Flying Off Into the Sunset Commercial Airline Term Paper

Pages: 13 (3488 words)  ·  Bibliography Sources: ≈ 20  ·  File: .docx  ·  Level: College Senior  ·  Topic: Transportation

Flying Off Into the Sunset

Commercial Airline Pilots and Mandatory Retirement

There once was a time when our world seemed so much more orderly, so much more organized. One was born, went to school, grew up, got a job, and spent the best years of one's life at the same company.

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Then came age fifty-five, or age sixty-five at some companies, and it was time to retire. And one could expect a comfortable retirement. There would be a good pension, free Healthcare, Social Security, and in general, enough time to relax and enjoy life. Many large corporations and government agencies had specific mandatory retirement ages. In large part this system of mandatory retirement was designed to facilitate the advancement of younger personnel. Positions in management were opened up to members of the next generation. In some fields, however, mandatory retirement was justified on different grounds. In these cases, older employees were believed to be more prone to accidents and error than their less senior counterparts. Older employees might also be considered out of touch with the latest developments. They'd been too long out of training, or out of school, and could not be expected to know the same things that the new people knew. One industry in which this system of mandatory retirement was particularly prevalent was in the realm of commercial aviation. As a matter of course, pilots were retired when they reached a certain age. Not only did they make way for the younger pilots, but their removal was considered the same as "preventing accidents" that were bound to happen. Thus, the system of mandatory retirement in the commercial aviation industry was as much a matter of public safety as of sound business policy.

As stated above, one of the strongest reasons put forward for mandatory early retirement is the supposed diminishing ability of older workers.

Term Paper on Flying Off Into the Sunset Commercial Airline Assignment

Age-performance related issues are among the strongest rationalizations offered in favor of mandatory retirement. These rationalizations take essentially two interrelated forms. First, it is argued that mandatory retirement enables older workers to "retire with dignity," for example, with a perception that they retired because of a personnel policy applicable to all employees. If mandatory retirement is eliminated, there may be a social stigma to retirement because it may be perceived as an indication of competence or performance problems. Second, it is argued that mandatory retirement minimizes the need to monitor and assess job performance of older employees. It is claimed that workers nearing mandatory retirement age are generally permitted to continue their employment without careful review even if their job performance deteriorates below the acceptable level. If mandatory retirement is eliminated, employers will be obligated to use more careful and demanding performance appraisal systems for older employees, and this might put undue emotional pressures on the workers.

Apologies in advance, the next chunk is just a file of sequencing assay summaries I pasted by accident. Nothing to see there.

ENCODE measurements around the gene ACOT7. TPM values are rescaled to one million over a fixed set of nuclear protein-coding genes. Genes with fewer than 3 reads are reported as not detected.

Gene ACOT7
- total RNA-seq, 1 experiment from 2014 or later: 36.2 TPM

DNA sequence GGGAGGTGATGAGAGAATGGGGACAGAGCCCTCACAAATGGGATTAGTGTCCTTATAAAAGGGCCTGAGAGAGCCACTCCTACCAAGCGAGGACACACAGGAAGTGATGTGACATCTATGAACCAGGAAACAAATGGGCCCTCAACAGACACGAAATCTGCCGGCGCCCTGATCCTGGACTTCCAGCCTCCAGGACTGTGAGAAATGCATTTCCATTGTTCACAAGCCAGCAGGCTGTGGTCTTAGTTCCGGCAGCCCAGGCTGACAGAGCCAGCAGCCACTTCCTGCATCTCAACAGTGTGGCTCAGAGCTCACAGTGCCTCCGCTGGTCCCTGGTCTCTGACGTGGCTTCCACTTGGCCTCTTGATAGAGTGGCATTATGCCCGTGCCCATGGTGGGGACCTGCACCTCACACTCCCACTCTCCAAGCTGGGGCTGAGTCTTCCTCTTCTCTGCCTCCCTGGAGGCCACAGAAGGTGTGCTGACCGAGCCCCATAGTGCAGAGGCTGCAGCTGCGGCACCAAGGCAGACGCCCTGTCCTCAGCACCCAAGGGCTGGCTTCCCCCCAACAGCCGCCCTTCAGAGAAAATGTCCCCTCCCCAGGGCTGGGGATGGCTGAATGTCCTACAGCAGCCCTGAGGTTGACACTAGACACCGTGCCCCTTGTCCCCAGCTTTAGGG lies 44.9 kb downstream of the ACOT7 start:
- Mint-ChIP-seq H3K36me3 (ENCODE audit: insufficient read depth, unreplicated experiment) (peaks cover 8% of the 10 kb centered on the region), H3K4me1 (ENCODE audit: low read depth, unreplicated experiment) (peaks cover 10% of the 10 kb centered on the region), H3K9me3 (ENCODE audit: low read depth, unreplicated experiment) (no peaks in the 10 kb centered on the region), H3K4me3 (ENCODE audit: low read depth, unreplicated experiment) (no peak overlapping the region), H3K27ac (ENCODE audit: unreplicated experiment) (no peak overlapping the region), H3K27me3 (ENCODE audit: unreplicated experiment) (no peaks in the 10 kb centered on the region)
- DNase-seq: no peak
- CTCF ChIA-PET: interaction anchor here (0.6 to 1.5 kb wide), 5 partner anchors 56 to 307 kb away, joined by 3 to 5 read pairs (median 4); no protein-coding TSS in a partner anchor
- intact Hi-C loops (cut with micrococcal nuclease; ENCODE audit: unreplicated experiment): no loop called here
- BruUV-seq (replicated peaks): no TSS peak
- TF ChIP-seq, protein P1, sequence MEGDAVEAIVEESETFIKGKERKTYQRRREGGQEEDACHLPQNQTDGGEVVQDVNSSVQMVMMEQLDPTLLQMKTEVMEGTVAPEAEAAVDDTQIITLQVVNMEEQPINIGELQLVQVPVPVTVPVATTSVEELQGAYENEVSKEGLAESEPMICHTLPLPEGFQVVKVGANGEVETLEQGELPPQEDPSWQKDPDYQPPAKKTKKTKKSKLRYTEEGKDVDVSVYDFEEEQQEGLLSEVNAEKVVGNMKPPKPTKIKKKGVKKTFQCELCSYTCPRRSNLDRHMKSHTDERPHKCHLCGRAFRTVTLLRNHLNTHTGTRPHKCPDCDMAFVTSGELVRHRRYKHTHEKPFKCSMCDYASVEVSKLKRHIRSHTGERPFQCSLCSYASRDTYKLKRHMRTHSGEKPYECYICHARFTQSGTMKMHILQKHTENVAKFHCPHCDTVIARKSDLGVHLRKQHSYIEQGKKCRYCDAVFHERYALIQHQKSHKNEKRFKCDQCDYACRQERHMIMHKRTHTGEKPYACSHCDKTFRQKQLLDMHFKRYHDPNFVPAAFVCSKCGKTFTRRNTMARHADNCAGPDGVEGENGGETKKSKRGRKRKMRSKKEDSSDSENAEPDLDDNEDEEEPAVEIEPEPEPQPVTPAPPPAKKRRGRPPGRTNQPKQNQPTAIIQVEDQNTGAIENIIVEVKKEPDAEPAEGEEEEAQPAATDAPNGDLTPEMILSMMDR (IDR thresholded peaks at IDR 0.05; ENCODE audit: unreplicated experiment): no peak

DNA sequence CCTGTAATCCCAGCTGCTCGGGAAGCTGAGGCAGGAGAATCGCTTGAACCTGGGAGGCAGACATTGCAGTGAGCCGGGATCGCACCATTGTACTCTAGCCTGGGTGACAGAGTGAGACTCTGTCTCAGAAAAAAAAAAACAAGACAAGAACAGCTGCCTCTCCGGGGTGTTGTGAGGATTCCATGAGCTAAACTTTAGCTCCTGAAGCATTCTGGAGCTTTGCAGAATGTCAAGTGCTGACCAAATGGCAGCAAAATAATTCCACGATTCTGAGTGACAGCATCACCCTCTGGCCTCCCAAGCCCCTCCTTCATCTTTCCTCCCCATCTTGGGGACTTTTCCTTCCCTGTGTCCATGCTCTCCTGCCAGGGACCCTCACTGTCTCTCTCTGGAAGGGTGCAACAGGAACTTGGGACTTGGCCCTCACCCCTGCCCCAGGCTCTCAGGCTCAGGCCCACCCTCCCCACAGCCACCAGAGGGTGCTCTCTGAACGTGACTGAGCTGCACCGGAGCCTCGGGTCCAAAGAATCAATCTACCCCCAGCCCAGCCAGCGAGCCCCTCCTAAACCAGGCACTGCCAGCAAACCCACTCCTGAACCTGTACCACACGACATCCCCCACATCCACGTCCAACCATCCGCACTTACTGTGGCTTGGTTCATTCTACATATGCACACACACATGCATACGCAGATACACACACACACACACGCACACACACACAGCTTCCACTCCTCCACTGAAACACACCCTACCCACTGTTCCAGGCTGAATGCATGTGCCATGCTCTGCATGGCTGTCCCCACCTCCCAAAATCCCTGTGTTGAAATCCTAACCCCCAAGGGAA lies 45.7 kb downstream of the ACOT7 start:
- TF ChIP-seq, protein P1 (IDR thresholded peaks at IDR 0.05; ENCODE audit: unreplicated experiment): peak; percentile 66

Yet while we can all understand these concerns, we should ask ourselves the question, is it an undisputed fact of life that older people are less competent than younger people? Many are the times when age equals wisdom; the greater the number of years on the job, the greater the amount of experience. Would you rather use -- the young guy who just graduated from medical school, or the physician who has been practicing for years?

In particular, there is a widespread belief that older employees suffer from poor health, poor health that prevents them from properly fulfilling the requirements of their job. This, however, is not supported by the evidence:

It is certainly the case that health problems force some older workers to leave their jobs. When this occurs, it must be agreed that retirement is not a choice but rather a necessity compelled by poor health. The important issue, however, is how numerous are such people and whether the incidence of disabling health problems is increasing among the population experiencing earlier retirement -that is, workers in their late 50's and early 60's.

After reviewing the evidence, we believe that (1) there is little support for the view that health is a major factor explaining early retirement, and (2) increasingly poor health cannot explain the long-term trend toward earlier retirement in the United States. We focus first on the importance of health as a determinant of early retirement. Here the evidence shows that relatively few give health-related reasons for retirement. For example, only 12% of more than one thousand men surveyed by the Social Security Administration gave poor health as the primary reason for leaving their main job. In addition, many researchers note that these statistics will overstate the role of poor health.